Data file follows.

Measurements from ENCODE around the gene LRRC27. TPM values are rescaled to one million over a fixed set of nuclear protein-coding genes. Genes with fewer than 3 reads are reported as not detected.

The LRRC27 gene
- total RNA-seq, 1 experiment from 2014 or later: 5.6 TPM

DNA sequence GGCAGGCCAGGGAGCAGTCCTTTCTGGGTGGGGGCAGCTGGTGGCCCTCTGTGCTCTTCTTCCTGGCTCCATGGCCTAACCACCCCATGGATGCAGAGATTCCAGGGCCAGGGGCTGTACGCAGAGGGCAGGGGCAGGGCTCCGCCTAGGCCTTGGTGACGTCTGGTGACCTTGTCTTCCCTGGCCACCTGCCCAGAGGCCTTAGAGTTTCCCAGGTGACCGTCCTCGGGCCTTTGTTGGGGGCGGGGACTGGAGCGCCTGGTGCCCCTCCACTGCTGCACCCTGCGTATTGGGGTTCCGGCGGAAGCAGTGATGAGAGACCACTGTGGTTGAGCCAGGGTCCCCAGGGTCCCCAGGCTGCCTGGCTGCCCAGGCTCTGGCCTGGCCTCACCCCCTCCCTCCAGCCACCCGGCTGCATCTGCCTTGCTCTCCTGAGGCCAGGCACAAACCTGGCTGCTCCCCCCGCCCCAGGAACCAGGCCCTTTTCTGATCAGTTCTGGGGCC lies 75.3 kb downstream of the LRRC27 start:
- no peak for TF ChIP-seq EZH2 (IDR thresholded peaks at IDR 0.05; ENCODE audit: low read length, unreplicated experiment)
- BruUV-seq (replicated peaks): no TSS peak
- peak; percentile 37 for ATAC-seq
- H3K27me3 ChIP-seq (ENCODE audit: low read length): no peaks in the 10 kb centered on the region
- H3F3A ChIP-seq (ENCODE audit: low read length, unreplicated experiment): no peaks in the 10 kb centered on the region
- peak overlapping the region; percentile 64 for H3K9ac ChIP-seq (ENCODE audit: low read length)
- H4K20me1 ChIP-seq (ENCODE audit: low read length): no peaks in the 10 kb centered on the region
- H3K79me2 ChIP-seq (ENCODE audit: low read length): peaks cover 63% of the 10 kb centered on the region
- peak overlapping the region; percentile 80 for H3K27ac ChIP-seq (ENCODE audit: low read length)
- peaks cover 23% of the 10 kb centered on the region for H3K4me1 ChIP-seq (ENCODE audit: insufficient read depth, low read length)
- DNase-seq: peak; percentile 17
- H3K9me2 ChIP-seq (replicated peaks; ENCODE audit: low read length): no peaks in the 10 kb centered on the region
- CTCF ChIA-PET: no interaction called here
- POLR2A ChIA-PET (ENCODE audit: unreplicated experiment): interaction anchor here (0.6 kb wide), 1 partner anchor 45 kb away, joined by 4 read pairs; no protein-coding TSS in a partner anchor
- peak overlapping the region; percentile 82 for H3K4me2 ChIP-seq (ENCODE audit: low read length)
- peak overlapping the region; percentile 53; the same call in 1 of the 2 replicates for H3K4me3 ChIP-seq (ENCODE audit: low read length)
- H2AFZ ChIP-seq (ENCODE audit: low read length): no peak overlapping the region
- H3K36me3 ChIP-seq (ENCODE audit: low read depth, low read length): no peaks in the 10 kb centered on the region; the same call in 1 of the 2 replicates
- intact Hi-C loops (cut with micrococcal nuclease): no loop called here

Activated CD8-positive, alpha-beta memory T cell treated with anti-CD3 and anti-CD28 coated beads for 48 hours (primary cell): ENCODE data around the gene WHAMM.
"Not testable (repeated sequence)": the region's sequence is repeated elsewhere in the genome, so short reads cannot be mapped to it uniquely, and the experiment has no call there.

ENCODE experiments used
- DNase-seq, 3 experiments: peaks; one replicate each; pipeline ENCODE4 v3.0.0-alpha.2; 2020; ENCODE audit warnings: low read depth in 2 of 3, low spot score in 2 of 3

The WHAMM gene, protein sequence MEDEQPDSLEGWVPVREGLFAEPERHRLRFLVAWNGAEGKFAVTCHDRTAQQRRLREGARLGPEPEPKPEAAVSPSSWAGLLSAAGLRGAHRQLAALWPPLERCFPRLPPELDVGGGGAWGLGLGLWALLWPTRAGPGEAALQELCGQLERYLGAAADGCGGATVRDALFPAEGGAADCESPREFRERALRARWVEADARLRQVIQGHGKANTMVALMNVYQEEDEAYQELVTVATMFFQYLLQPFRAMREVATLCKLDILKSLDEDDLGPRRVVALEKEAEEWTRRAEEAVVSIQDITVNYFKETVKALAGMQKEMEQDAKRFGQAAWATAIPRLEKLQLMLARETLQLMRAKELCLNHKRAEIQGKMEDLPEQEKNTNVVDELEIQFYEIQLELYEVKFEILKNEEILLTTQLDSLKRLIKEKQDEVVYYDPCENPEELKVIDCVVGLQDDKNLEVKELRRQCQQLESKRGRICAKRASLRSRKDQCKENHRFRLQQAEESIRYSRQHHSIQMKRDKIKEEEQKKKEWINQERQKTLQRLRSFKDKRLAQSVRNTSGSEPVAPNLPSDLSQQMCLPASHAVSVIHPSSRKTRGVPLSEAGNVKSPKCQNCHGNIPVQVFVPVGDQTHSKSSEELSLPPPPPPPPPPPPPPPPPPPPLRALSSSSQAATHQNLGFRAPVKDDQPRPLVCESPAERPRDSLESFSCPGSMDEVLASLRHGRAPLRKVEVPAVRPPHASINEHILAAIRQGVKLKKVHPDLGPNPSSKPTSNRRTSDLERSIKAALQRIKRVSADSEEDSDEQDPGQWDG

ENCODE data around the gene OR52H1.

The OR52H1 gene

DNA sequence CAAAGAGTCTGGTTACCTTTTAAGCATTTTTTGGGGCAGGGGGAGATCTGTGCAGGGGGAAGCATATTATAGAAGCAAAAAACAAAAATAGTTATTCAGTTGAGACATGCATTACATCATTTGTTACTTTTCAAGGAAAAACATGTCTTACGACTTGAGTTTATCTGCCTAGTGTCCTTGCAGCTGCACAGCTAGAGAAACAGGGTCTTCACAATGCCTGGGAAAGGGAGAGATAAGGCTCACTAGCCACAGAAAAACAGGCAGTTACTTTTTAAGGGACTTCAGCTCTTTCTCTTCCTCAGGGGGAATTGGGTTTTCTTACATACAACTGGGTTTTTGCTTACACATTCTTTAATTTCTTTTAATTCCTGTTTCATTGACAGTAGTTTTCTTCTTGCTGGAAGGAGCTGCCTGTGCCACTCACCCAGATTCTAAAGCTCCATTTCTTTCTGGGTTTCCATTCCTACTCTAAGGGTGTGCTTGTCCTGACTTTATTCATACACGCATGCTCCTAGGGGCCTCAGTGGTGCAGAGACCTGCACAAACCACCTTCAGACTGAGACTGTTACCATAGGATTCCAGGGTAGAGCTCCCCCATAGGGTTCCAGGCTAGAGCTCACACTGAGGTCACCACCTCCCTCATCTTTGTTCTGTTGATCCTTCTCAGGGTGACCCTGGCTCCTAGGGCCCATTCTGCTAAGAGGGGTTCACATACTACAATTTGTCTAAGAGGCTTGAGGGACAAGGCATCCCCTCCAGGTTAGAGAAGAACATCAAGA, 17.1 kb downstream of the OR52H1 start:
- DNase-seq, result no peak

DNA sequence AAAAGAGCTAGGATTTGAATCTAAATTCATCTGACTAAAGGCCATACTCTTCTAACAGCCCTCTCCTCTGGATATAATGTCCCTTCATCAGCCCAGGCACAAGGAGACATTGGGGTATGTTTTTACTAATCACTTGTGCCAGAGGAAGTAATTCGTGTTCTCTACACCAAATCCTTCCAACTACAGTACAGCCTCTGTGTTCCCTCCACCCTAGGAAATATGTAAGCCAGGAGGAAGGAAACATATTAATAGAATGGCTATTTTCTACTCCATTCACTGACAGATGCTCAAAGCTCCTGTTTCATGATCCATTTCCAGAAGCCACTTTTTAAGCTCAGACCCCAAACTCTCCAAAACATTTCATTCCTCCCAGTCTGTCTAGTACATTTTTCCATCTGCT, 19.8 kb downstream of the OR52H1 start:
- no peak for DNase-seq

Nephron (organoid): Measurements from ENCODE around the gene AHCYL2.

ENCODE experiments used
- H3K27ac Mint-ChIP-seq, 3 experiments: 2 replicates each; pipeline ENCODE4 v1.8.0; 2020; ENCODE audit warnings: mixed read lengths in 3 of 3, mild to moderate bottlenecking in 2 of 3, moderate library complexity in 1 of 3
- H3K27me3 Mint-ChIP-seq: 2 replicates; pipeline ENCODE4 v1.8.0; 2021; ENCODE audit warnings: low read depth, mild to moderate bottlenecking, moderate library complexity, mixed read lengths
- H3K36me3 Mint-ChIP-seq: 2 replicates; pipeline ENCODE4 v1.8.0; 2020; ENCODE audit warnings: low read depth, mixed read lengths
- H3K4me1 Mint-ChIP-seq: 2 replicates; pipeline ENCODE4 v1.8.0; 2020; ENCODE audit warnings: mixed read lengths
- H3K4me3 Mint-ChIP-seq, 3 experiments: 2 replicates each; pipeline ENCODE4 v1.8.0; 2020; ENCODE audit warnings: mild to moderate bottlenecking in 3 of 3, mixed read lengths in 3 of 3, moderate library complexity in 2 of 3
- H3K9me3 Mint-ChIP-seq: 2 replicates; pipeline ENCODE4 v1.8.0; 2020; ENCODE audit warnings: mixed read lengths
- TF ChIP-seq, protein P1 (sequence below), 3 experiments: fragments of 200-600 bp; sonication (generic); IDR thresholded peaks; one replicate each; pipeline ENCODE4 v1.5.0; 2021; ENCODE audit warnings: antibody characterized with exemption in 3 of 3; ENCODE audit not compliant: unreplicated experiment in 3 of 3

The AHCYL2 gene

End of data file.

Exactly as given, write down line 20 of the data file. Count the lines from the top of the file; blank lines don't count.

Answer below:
- peak overlapping the region; percentile 53; the same call in 1 of the 2 replicates for H3K4me3 ChIP-seq (ENCODE audit: low read length)